Set the Table with Homemade Local Baby Food

Baby Food Pureed Squash

Written By

Sarah Galbraith

Written on

November 16 , 2014

Many of us spend the fall preserving the local flavors of the harvest season. Squash, apples, beets, carrots, and the year’s final greens are cellared, canned, and frozen. But the anticipated addition to our family of a new little one has me preserving these foods in a new way: as homemade baby food.

It may seem like extra fuss to make your own baby food at a time when extra effort is not needed in your life. The addition of a baby is a lot of work in itself, so why make it harder? Commercial baby food offers so much convenience: What can be easier than opening a jar and starting mealtime? But commercial baby food has some downsides, too: greater expense, additives, and high-sugar and low fiber content due to the use of concentrates.

Making your own baby food also comes with some downsides: It can take more time and it can be trickier to measure out the right amount of food for one feeding. But parents who make their own baby food appreciate knowing exactly what they’re feeding their baby, they are glad to be avoiding additives, and they enjoy feeding their baby the same fresh foods that the rest of the family eats.

As I considered making my own baby food, I reached out to friends who had done it. Jason and Jenna Plouffe of Waterbury Center started their baby, Berkley, on Vermont Village applesauce, but wanted to expand to include homemade food. They talked to their pediatrician, who was all for it. Jason says he and his wife realized that “reading a label on some baby food can be scary, simply because the ingredients aren’t always food. And if you buy a carrot, steam it, and smash it up you will know your baby ate a carrot.”

Another set of parents, Johanna Straavaldsen and Per Tonn of Montpelier, whose son Elliot is fed homemade baby food, were drawn to making their own in order to get their son excited about flavors. Johanna says, “I wanted him to get to know food’s real flavors, rather than odd combinations or anything artificial.”

How to Get Started

The Vermont Department of Health feeding guide says parents can begin feeding strained or puréed fruits and vegetables as soon as babies show the telltale signs that they are ready to eat, which usually happens at six months or so. These signs can include holding his or her head steady, sitting up with support, and reaching for objects.

Parents should start with sweet vegetables such as squashes, beets, carrots, and peas, as well as fruits such as apples and pears. These should be introduced one at a time, with several days in between to notice any allergies. The guide says that at roughly eight months parents can add protein foods such as meats, beans, egg yolks, and cottage cheese. Parents should wait to offer cow’s milk, egg whites, and honey until after the baby is one year old.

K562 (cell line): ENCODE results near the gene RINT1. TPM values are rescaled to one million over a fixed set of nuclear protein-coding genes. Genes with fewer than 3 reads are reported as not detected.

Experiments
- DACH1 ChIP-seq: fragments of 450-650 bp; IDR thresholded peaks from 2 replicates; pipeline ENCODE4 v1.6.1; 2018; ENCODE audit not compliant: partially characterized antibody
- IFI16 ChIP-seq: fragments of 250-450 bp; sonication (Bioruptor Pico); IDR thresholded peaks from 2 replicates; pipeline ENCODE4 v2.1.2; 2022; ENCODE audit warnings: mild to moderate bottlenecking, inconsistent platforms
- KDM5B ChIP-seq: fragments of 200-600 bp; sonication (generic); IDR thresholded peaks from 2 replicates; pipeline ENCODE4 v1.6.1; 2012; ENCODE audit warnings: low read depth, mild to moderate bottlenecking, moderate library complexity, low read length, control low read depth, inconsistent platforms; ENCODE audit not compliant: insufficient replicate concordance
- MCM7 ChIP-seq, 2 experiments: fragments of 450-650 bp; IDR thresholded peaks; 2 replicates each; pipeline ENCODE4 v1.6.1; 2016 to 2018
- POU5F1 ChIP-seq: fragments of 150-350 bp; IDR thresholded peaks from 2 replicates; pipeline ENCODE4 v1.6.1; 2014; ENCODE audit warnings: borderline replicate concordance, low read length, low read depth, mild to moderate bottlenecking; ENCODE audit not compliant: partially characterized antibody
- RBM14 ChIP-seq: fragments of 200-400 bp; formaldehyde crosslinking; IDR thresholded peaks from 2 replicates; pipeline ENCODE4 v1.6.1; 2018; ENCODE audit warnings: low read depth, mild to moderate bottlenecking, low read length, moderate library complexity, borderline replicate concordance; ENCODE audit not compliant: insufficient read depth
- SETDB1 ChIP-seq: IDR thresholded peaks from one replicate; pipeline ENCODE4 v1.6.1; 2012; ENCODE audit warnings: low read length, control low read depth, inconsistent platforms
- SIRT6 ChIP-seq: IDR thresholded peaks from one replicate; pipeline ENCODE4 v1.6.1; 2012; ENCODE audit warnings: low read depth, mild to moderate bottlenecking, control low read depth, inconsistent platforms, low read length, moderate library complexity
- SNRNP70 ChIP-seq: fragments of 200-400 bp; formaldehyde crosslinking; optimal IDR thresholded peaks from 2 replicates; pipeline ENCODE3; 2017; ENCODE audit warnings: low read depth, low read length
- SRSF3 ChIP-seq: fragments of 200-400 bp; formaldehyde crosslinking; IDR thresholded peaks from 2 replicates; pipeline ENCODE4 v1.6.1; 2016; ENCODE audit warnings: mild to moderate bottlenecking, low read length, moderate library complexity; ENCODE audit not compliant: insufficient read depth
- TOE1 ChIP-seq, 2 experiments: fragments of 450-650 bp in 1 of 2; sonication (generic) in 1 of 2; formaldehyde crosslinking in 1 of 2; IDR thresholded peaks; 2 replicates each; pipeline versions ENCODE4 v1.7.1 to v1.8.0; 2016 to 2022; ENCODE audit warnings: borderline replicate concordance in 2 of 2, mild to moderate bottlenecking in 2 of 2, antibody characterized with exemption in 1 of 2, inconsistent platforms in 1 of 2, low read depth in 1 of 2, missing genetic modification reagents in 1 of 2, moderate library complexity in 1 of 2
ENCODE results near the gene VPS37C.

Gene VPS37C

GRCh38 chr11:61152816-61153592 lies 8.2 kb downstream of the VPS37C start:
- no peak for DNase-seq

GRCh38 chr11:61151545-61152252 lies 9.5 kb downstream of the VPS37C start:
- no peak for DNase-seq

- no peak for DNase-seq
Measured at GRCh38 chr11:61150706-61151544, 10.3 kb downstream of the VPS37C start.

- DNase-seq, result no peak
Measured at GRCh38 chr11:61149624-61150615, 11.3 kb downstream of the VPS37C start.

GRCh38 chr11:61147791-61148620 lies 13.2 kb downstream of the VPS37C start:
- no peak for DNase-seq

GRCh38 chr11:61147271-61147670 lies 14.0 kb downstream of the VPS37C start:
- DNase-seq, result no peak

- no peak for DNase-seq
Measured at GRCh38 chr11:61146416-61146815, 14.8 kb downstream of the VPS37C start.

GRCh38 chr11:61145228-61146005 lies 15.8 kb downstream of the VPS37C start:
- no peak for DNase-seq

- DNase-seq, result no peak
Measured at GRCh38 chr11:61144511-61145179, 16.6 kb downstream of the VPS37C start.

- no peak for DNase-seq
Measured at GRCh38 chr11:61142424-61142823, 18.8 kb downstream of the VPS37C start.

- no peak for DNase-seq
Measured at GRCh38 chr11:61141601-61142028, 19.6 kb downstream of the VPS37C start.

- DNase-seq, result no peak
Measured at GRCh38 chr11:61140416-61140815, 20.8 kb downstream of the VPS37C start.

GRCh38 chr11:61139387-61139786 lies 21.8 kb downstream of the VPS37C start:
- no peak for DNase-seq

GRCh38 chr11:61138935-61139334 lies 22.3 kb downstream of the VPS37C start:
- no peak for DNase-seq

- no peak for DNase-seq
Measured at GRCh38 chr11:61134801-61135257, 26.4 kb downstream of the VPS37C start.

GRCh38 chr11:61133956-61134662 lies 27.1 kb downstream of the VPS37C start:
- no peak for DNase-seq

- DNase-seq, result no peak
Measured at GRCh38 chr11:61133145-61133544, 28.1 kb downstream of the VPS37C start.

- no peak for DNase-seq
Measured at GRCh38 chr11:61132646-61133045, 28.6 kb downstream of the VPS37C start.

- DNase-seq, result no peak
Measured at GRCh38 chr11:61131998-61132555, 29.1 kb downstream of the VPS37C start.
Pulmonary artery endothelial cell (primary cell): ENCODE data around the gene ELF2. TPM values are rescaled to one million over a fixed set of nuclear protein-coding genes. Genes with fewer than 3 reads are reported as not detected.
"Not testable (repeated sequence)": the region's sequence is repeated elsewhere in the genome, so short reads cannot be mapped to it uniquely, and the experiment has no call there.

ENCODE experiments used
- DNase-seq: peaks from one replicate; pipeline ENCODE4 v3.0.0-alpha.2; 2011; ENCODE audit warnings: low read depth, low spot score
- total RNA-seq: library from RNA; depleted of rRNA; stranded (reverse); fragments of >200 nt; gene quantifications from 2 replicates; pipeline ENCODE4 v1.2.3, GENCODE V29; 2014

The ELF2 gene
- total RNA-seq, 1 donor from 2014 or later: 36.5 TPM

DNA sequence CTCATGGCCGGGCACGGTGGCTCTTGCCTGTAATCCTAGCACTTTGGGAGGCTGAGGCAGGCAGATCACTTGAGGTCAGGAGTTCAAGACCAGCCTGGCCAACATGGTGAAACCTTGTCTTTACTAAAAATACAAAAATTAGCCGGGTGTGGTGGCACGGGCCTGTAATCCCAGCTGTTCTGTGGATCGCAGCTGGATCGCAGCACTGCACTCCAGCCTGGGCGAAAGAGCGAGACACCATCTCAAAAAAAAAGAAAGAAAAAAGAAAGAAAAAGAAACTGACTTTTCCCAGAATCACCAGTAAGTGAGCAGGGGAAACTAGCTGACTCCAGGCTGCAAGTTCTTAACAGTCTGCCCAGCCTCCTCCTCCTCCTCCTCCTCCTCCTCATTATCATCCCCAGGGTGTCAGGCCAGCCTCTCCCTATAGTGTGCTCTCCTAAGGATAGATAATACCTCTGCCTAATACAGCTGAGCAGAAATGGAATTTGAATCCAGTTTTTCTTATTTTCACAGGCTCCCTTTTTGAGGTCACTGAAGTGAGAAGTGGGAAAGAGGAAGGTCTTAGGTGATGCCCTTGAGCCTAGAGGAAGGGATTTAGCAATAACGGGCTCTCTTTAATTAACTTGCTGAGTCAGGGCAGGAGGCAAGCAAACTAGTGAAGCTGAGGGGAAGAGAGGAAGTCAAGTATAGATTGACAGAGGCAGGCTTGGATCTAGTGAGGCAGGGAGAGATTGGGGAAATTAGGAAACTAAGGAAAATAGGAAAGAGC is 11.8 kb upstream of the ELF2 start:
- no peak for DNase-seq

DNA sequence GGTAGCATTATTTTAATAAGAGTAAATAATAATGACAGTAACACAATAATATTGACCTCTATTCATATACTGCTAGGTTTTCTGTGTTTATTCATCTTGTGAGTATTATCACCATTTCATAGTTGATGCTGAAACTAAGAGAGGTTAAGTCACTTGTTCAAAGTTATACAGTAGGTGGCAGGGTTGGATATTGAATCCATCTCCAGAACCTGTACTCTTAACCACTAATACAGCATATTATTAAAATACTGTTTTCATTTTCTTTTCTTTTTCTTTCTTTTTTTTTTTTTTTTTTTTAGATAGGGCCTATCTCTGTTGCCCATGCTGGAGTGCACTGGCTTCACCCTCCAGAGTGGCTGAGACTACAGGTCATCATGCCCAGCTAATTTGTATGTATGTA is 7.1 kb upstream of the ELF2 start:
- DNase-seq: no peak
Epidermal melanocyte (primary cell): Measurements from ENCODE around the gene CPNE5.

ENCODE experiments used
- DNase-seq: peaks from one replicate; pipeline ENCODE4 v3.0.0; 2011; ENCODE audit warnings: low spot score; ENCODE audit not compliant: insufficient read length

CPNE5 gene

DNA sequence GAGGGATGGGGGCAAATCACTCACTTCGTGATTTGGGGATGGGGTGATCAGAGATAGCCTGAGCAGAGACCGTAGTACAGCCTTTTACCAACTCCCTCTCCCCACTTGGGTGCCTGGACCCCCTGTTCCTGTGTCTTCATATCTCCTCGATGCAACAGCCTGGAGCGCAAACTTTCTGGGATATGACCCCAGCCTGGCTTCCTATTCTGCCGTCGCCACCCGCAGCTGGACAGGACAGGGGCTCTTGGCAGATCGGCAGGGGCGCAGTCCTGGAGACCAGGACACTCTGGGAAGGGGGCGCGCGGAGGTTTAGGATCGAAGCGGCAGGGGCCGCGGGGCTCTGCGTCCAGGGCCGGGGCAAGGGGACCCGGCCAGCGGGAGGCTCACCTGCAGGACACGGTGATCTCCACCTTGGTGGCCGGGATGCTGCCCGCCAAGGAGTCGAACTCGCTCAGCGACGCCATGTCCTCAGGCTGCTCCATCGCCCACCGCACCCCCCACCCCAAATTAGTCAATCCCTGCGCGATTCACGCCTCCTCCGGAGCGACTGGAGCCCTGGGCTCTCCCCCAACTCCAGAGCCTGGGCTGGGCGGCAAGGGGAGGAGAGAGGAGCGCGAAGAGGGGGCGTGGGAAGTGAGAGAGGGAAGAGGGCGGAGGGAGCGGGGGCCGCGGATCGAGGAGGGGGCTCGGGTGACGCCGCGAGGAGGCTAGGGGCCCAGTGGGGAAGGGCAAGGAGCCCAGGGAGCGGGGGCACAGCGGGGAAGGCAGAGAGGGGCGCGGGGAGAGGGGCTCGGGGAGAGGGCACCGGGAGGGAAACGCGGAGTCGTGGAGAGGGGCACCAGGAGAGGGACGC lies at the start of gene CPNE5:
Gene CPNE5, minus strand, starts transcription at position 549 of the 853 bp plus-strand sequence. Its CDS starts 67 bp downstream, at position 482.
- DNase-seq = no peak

All that’s needed to make your own baby food is a vegetable steamer, food processor or potato masher, ice cube trays, and freezer bags or containers. The ingredients should be cooked well so that they are very soft, and then processed into a smooth and slightly watery purée. Freezing the finished product in ice cube trays, then storing in freezer bags or containers, provides ideal serving sizes for little ones; when first introducing solid foods, a serving size is approximately one thawed ice cube, or roughly 2 tablespoons. As the baby grows, a serving size can become two to four thawed ice cubes (equal to ¼ and ½ cup, respectively).

Some ingredients should be avoided in homemade baby food, such as sugar, salt, and fats (oil or butter). Spices and herbs can be used lightly and may help develop a more adventurous palate in young children. Johanna Straavaldsen didn’t hesitate to add herbs and spices, and says of her son, “He still likes spicy food to this day.”

Johanna also has some advice for other parents making their own baby food: don’t stress. The main goal is to teach your children to enjoy food and our local Vermont flavors. She recommends that parents not overthink it or become so committed to a certain way of feeding that the process stops being fun for the parents and the child. “If you have one idea about feeding and it doesn’t work, it’s okay to switch to a different method,” she says.

About the Author

Sarah Galbraith

Sarah Galbraith

Sarah Galbraith of Marshfield is a freelance writer who has worked on renewable energy and local food programs for 10 years. As of this writing, she was expecting her first child in November.

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